If someone had mentioned monitoring the methane emitted by cattle a decade ago, many folk would have laughed at the idea – but moving with the times, that measurement is now being undertaken by ABP's research farm, Bromstead, based in Shropshire.

This 152.6 hectare beef and arable unit is run by farm manager, Andrew Macleod, bringing in 120 calves at 16 weeks of age every three months, allows them to be killed at 20-months-old, taking a whole farm approach from the animal right through to grazing systems and regenerative protocols, through feed efficiency trials measuring methane to help benefit the industry.

"Until now the beef industry has been on the back foot, defending claims from climate activists about its impact on the environment, " said Mr Macleod, who weighs the cattle weekly and monitors them daily by applying the latest genetic research. "The aim of the trials is to provide much-needed evidence around carbon sequestration and methane emissions to enable farmers to talk positively about the industry."

The Bromstead research includes wearable devices to measure and filter methane on individual animals, such as ZELP – Zero Emissions Livestock Project – masks, which is part of a two-year project. The masks capture, store and neutralise methane, and preliminary trials at Reading University show they can reduce methane emissions by 50%.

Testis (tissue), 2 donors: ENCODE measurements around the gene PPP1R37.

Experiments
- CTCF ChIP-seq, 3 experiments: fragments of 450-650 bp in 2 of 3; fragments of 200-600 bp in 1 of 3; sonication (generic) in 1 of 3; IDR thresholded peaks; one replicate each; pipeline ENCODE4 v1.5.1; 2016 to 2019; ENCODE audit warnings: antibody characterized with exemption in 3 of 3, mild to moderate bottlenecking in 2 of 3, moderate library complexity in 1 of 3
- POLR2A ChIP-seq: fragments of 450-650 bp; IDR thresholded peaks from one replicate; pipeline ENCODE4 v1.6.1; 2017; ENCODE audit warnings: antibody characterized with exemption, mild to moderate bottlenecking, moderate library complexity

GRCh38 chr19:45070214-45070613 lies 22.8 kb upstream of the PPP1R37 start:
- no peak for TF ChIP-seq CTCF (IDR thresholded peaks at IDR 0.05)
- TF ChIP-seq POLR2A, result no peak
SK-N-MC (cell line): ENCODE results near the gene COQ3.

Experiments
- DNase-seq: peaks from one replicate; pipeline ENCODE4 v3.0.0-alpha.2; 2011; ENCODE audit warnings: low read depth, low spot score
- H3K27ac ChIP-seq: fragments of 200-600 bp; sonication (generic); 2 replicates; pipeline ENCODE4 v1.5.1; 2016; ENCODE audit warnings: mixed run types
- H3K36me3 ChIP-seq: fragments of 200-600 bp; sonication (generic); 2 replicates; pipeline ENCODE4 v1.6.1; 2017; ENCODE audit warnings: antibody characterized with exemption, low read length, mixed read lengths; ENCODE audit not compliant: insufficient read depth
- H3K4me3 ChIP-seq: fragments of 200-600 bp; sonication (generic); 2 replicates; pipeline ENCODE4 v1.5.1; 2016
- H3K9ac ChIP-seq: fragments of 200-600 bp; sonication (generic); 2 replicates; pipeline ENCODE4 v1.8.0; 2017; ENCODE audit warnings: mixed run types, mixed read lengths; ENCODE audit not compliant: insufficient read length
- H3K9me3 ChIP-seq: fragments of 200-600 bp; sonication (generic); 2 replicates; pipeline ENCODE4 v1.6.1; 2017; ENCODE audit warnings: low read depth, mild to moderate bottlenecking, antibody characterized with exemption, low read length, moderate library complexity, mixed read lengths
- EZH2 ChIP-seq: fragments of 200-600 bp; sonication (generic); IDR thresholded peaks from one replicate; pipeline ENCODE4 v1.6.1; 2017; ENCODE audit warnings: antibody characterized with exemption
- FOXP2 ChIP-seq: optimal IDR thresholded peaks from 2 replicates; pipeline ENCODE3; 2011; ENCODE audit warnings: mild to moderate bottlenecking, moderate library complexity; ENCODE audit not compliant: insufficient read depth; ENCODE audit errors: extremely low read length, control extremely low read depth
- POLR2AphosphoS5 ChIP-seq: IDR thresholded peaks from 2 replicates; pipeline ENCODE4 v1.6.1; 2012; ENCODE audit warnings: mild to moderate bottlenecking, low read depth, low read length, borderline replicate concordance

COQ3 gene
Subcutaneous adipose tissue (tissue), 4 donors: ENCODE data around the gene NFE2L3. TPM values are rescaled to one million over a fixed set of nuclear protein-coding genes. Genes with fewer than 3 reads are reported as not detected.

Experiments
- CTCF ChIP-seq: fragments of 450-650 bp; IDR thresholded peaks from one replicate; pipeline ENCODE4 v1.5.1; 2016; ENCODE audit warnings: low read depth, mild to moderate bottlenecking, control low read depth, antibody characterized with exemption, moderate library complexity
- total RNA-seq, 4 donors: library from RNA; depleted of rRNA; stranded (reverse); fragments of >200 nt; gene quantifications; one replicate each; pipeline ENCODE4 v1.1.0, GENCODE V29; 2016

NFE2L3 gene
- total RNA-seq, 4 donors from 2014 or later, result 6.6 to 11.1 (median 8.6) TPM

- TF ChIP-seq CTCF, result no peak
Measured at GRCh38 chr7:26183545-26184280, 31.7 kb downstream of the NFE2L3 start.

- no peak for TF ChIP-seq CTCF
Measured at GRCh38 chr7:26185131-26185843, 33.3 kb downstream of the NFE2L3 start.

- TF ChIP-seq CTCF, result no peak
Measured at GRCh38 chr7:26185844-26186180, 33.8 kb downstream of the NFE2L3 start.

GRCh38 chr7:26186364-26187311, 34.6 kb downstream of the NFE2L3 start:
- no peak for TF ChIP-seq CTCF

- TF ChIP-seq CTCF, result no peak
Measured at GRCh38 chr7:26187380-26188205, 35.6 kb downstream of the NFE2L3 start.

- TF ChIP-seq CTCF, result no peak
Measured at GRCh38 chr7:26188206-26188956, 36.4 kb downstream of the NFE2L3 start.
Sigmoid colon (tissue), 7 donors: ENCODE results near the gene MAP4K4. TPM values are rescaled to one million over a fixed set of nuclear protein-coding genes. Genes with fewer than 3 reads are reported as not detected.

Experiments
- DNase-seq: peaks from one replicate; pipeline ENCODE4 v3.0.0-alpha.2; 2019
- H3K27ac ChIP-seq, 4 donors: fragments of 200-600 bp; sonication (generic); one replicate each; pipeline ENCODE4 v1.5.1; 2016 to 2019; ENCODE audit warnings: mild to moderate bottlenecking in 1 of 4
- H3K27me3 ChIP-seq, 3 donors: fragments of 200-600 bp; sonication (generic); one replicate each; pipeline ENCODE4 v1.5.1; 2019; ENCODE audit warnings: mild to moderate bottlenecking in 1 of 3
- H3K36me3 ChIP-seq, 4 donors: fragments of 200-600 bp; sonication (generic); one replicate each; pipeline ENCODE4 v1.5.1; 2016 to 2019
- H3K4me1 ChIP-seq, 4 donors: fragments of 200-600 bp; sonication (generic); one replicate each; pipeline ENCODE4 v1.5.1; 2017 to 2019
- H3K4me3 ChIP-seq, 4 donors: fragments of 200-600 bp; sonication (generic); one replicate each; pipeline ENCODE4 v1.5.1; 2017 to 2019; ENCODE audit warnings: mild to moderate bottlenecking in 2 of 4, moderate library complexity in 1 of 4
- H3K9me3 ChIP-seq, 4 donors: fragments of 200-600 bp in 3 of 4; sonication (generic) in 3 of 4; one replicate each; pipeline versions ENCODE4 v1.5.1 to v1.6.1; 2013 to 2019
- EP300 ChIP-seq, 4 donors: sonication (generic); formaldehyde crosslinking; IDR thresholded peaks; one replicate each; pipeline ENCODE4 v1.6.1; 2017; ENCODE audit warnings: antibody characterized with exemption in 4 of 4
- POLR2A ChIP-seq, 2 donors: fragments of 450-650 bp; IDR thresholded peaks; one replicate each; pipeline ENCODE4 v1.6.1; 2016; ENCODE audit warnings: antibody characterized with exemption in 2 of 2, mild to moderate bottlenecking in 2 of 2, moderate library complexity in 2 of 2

The farm is also taking part in the Green Feed chamber, which will monitor methane emissions from each cow as it eats from the bespoke feed bin.

"We need to identify the role that grass species and diet play in methane production, as well as enabling the team to determine which bulls produce progeny with lower methane emissions," added Mr Macleod, who explained that data on feed intakes, growth rates and health traits was being recorded on AgriWebb, along with carcass performance at slaughter. This was then fed back into sires’ estimated breeding values (EBVs).

Read more: Funding for methane capture system in SRUC's 'GreenShed'

"Heavier animals create more carbon foot print, but we need a carbon tool that is standardised throughout the industry to get all farmers involved in recording," he said. "Results are showing a big indicator to be the genetics of the animal."

The use of the automated grading technique Visual Image Analysis in ABP’s slaughterhouse helps provide objective carcass grades, day in, day out, to add to the robust dataset.

"If you don't record data you can't measure your performance, so we urgently ask all farmers to at least start recording your data," added Dean Holroyd, group technical and sustainability director at ABP.

"The main objective is to improve sustainability of our beef product, but we can't do this on our own. By recording methane we can show that eating red meat has so many benefits and it is not bad for you."